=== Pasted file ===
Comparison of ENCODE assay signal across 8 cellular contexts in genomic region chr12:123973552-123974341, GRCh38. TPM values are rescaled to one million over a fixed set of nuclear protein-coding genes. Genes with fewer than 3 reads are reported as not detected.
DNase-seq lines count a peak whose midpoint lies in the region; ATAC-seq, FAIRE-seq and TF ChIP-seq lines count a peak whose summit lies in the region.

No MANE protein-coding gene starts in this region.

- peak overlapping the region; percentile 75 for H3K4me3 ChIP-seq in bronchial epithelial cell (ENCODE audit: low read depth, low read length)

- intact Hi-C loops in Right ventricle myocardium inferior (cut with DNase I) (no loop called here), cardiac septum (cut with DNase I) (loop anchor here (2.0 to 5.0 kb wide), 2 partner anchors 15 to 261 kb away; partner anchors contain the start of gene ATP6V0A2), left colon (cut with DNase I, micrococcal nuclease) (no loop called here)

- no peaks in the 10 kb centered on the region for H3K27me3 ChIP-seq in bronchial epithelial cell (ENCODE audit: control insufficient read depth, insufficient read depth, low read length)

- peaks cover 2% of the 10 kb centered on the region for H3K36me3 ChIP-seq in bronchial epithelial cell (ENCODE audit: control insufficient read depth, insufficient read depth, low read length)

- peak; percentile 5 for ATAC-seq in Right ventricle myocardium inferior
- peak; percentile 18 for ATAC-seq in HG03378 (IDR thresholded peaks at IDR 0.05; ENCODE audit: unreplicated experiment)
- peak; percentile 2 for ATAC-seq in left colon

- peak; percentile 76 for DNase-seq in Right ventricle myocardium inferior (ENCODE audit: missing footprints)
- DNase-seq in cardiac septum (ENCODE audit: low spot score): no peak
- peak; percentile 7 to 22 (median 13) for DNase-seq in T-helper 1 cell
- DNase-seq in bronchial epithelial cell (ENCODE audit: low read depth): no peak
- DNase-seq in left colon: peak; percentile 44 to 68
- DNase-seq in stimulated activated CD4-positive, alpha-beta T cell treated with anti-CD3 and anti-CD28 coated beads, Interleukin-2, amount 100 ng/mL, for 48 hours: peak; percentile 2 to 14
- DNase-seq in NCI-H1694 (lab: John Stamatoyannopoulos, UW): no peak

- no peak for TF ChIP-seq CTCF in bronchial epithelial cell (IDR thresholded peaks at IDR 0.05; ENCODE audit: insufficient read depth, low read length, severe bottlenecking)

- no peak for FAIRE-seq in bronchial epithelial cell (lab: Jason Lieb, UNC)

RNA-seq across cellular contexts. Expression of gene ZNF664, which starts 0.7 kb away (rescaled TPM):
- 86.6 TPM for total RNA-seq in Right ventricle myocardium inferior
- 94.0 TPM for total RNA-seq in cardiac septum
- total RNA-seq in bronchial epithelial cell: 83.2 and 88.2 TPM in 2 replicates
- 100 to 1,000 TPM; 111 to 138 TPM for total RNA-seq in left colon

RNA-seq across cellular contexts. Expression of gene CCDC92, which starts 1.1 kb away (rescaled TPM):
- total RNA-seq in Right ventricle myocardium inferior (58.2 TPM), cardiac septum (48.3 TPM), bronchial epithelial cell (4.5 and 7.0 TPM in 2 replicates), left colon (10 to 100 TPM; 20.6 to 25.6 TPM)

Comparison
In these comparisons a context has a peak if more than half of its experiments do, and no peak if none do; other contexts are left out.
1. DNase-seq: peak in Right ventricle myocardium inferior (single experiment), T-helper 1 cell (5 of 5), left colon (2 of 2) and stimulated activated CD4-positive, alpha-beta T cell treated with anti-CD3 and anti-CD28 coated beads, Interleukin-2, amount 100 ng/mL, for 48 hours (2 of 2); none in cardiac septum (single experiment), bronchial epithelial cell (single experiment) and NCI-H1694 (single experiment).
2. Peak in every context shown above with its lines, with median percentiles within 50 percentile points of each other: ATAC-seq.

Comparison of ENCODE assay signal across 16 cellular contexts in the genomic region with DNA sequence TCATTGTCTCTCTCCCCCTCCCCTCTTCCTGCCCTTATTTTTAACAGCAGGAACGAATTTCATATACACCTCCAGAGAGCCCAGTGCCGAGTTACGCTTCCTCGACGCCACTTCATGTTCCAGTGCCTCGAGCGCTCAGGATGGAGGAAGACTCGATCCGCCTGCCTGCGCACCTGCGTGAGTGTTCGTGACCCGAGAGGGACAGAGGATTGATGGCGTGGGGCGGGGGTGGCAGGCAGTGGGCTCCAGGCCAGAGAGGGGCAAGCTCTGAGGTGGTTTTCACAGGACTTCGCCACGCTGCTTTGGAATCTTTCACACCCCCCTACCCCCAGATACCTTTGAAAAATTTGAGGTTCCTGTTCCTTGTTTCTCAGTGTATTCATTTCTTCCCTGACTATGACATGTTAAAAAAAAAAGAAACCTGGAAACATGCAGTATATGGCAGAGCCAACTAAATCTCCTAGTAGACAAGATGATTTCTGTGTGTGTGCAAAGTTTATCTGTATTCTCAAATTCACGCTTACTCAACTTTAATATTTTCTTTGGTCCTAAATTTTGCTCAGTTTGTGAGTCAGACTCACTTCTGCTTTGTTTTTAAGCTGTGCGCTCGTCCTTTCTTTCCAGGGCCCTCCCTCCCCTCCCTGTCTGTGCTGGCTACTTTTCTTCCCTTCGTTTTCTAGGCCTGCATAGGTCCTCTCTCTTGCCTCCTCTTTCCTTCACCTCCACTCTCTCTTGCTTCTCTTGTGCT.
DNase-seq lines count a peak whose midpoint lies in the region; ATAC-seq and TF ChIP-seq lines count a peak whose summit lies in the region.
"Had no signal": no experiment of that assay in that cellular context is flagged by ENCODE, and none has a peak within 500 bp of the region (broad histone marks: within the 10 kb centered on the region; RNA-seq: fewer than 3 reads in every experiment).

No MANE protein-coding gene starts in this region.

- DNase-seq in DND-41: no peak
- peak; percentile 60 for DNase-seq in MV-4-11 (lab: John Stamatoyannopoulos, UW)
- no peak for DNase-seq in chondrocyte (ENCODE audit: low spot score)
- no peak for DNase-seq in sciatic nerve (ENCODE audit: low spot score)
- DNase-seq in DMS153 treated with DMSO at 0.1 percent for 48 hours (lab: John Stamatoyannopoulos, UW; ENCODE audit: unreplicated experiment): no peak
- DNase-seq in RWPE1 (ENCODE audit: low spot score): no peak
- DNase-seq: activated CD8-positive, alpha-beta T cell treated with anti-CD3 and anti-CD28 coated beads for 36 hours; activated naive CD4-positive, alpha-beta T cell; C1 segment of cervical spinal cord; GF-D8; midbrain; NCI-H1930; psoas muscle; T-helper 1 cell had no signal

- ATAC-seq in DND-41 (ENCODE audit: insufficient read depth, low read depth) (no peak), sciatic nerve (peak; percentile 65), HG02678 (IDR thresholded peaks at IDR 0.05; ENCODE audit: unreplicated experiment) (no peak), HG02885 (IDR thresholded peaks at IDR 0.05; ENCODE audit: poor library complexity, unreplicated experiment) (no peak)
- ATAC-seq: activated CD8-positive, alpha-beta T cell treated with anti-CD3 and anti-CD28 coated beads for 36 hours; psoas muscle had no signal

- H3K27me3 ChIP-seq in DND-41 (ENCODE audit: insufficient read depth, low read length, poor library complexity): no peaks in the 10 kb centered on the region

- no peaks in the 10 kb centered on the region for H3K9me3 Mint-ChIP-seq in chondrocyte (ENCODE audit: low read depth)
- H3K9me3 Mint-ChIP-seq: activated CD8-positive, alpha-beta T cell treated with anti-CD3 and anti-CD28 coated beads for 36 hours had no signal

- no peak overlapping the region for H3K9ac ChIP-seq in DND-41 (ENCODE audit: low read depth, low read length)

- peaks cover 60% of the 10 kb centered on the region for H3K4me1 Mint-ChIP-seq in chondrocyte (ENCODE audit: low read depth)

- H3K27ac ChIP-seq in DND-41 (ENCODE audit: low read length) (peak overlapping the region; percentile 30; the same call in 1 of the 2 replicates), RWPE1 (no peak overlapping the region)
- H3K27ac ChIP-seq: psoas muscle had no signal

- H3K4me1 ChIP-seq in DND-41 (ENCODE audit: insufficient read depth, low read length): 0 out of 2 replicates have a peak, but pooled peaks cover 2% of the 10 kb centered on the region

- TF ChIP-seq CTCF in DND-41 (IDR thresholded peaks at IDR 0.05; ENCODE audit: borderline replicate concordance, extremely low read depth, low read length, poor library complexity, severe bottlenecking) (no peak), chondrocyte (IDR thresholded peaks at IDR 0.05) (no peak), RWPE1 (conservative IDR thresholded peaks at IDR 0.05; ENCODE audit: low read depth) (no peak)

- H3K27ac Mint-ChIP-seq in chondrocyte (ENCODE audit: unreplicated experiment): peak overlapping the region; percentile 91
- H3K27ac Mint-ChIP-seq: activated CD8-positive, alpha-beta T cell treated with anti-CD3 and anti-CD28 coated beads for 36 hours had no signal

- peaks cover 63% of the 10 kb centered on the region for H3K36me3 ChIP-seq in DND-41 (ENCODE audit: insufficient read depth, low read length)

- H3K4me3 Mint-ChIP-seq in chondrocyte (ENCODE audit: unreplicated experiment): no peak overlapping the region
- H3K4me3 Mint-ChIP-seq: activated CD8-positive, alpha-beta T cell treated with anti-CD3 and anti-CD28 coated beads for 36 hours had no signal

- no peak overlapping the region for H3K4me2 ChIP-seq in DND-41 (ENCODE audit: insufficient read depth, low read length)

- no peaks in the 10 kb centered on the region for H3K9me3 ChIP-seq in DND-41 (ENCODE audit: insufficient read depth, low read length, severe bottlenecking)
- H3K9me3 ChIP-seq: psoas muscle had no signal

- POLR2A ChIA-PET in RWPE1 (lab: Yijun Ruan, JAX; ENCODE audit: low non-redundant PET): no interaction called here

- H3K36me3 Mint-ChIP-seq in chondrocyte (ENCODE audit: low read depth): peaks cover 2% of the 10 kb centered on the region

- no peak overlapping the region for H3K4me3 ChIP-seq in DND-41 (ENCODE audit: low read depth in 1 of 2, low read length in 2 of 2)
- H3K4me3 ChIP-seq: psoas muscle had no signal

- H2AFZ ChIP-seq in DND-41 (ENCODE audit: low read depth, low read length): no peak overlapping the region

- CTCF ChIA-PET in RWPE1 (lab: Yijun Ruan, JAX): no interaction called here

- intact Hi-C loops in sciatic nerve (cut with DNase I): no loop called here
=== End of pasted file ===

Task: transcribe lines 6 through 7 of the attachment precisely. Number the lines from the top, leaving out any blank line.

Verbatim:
- no peaks in the 10 kb centered on the region for H3K27me3 ChIP-seq in bronchial epithelial cell (ENCODE audit: control insufficient read depth, insufficient read depth, low read length)

- peaks cover 2% of the 10 kb centered on the region for H3K36me3 ChIP-seq in bronchial epithelial cell (ENCODE audit: control insufficient read depth, insufficient read depth, low read length)